As much as we’d prefer to read that we should drink more coffee, deep down we know that’s not the case. But recent research studies reveal the antioxidants in tea (black or green tea) may inhibit the growth of cancer cells, support dental health, increase bone density and strengthen cardiovascular systems. According to a study published in Circulation: The Journal of the American Heart Association, heart attack patients who were tea drinkers decreased their risk of death by up to 44 per cent, as compared to non-tea drinkers. Beyond review sites, there’s very little here that tech can help with. It’s good enough to just put the kettle on!
4 – Boost your Sex Life
Having sex between three to four times a week is thought to reduce the risk of having a heart attack or stroke in half. During sex, the average person maintains their heart rate above 70 per cent of the maximum, and sex reduces stress, leads to greater contentment and better sleep. We’ll leave it to your own judgment how technology could help you in this regard, but if you are looking for a romantic partner, see tip # 18 here.
3 – Eat more Garlic
At this point you may be suspicious, like I am, that the order of these top tips isn’t necessarily scientifically ranked, but the evidence is clear that eating garlic is good for your health. This, along with lots of veg and fruit, is part of what’s knows as the “Mediterranean diet”. Garlic is sometimes even referred to as ‘nature’s antibiotic’. Regularly consuming it promotes a healthy heart and circulation by lowering blood pressure and cholesterol. It also helps fight infection and can boost immunity. There is strong evidence to suggest that garlic helps with the prevention of cancers of the digestive system, including the esophagus, stomach, colon and rectum. Those who don’t like the taste of garlic should try the odorless supplements that are available. Technology can help again by providing almost limitless access to free recipes. Simply try searching for “recipes with garlic” or similar.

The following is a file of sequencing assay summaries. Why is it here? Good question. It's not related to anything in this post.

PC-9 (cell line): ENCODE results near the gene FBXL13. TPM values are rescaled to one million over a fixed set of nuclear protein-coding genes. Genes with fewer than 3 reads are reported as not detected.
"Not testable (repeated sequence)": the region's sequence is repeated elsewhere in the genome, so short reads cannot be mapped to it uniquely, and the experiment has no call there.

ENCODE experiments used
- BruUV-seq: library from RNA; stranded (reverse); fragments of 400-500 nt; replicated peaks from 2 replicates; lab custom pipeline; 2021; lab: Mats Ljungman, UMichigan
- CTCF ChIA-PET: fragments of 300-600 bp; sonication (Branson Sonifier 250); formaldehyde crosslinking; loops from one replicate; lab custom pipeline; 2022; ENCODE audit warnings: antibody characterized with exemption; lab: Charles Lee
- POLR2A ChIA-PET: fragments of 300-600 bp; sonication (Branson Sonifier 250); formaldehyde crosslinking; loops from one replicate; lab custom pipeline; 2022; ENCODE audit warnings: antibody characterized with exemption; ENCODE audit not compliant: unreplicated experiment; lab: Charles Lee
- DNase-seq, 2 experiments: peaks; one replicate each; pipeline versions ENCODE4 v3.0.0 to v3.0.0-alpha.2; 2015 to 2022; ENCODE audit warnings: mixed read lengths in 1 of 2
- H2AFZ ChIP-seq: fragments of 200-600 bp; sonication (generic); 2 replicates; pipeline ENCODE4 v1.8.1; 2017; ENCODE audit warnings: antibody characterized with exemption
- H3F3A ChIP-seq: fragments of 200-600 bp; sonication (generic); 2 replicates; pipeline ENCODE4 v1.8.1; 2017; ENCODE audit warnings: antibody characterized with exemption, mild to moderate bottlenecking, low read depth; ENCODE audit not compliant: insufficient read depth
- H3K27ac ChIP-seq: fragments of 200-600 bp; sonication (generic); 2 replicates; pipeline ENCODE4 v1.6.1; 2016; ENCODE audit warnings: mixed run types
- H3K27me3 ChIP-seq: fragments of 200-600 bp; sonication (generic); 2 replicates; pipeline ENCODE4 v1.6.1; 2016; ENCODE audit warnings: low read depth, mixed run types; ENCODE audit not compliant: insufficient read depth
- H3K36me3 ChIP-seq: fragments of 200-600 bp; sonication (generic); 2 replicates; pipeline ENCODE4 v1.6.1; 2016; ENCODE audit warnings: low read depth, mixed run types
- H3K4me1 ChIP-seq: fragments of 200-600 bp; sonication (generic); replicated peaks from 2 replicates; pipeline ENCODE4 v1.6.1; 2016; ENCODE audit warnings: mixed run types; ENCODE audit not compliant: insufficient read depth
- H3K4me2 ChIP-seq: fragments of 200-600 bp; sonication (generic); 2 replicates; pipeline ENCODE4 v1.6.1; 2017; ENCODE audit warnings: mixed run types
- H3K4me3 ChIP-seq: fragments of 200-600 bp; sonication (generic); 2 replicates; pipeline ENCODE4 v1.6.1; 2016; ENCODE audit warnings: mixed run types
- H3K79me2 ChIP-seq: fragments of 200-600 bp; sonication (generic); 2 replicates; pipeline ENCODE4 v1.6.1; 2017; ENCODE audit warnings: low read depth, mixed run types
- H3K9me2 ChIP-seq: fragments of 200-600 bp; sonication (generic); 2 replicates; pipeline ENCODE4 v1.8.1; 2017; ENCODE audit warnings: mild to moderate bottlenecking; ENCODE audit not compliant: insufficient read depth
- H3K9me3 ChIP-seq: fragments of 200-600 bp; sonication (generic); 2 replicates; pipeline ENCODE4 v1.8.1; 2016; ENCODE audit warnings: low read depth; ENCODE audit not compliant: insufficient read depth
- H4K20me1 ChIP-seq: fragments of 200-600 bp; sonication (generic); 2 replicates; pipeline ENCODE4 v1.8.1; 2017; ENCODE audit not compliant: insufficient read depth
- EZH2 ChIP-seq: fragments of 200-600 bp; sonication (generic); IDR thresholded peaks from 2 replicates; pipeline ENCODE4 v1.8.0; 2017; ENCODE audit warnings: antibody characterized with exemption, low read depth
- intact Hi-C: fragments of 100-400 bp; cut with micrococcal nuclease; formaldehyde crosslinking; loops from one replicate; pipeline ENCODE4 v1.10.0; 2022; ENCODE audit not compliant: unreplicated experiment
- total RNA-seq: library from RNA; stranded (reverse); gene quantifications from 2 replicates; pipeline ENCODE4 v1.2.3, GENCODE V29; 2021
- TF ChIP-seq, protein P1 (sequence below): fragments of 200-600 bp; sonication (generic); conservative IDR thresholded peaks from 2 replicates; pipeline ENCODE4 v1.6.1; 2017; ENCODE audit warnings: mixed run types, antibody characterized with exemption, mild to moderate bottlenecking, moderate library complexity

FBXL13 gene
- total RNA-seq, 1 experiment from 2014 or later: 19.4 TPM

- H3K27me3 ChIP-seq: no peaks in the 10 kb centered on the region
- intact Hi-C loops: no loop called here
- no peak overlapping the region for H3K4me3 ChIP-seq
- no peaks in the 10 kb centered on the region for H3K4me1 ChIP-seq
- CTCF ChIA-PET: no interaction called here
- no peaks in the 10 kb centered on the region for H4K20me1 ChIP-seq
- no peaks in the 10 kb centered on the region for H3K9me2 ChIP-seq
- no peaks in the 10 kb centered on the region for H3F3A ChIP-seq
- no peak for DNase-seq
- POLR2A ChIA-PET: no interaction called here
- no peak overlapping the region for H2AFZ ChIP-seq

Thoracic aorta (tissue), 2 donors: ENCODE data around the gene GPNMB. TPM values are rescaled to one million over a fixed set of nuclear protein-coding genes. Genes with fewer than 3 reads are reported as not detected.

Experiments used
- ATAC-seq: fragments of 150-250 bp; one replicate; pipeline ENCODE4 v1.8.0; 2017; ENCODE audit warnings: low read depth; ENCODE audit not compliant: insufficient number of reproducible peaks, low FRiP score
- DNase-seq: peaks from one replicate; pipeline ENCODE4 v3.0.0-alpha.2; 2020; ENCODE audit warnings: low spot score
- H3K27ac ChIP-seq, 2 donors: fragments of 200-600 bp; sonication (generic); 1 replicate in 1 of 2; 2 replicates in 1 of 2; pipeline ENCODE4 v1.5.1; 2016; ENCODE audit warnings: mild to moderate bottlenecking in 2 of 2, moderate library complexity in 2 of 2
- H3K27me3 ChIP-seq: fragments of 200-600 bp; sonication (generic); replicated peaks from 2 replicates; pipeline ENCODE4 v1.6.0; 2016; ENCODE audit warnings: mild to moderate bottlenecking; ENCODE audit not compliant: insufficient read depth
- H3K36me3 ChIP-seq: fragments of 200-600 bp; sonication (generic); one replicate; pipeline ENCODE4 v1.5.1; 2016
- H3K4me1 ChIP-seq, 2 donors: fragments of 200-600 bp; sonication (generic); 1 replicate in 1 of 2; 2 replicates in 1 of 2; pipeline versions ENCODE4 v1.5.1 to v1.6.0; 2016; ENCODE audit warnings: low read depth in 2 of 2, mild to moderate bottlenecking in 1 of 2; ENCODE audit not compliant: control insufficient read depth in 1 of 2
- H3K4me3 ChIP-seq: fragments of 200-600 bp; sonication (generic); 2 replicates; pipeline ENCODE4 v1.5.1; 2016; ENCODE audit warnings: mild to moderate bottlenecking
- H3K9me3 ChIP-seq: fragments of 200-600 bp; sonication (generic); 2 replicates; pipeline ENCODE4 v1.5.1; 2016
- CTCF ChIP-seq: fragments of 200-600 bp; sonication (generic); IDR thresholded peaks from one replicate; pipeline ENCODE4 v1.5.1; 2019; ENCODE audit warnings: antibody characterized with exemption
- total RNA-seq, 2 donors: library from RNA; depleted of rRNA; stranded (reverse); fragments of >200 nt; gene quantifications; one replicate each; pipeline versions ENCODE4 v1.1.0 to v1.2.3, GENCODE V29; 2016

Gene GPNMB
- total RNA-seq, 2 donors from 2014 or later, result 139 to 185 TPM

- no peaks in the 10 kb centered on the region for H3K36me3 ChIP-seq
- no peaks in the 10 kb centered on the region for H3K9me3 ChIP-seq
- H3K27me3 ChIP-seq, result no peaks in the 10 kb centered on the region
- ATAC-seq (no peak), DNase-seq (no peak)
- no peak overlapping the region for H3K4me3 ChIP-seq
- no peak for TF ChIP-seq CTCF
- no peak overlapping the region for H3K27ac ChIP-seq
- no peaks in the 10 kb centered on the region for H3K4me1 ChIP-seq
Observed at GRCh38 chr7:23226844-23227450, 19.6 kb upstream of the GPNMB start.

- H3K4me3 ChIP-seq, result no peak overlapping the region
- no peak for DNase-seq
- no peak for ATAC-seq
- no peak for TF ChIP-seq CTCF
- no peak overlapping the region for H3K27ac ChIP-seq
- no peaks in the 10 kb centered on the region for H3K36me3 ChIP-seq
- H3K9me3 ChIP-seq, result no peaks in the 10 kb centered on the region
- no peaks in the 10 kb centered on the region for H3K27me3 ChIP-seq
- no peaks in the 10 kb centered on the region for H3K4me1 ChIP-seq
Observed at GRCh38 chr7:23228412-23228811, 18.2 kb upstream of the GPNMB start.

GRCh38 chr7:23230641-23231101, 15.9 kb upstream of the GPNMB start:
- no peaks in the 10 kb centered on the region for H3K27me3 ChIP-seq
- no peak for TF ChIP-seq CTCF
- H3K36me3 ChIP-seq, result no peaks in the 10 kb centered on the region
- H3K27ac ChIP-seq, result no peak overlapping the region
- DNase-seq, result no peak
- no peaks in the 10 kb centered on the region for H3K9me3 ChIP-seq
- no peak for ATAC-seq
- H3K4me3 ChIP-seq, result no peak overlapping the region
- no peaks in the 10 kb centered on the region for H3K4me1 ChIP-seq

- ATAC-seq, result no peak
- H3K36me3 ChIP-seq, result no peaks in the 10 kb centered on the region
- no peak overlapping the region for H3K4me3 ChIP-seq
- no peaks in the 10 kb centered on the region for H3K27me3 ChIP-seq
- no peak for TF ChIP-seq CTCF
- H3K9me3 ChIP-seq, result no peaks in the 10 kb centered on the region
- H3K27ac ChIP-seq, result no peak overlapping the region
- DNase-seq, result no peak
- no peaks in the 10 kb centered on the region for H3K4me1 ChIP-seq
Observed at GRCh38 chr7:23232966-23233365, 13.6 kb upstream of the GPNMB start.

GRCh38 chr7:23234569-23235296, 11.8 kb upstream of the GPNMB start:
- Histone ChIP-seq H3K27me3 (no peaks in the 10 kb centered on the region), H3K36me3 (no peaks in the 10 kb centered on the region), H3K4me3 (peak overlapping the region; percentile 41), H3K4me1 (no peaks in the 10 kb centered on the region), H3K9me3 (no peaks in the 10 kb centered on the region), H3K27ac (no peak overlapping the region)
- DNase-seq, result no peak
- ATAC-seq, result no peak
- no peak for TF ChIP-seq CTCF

2 – Adjust your Sleep Time
Did you know that life expectancy may be reduced by sleeping more than eight hours a night? Tell that to the teen in your life! A study found that people who get between six to seven hours sleep a night live longer than those who sleep eight hours or more, or less than four hours. Here technology can help in spades! Your smartphone likely already has an app included that when activated can track the time spent asleep. Your smartphone can also serve a gentle reminder when it’s time to shut off notifications, start winding down and eventually head to bed. There are apps you can install (many paid for) that can help you with relaxation either through guided meditation or by listening to a bedtime story read in dulcet tones (sometimes by your favorite actor even!). Many apps like Calm will offer a free trial.
1 – Laugh More
So laughter really is “the best medicine”, as the saying goes! Laughing appears to boost the blood flow by more than 20 per cent and researchers say it may reduce the risk of developing heart disease. Laughing has been found to help fight infections, ease pain, relieve hay fever, and even help control diabetes. And the positive effect of laughing is thought to last around 30 to 45 minutes! However, while children laugh on average 300 times per day, adults laugh fewer than 20 times in the same period.
How can we use technology to get more laughter in? Short of buying a tickling machine, we can use the suggestions made earlier to use technology like messaging or video calling apps to connect more frequently with our friends and family. Particularly those who make us laugh. If your circle isn’t very funny, you can always take a page from teens’ habits and check out TikTok or YouTube for funny videos. Or ask Siri (Apple’s voice command) or Alexa (Amazon’s) to tell you a joke. These are hit or miss, but they do change every day.
The original article which we’ve adapted to include technology is available here.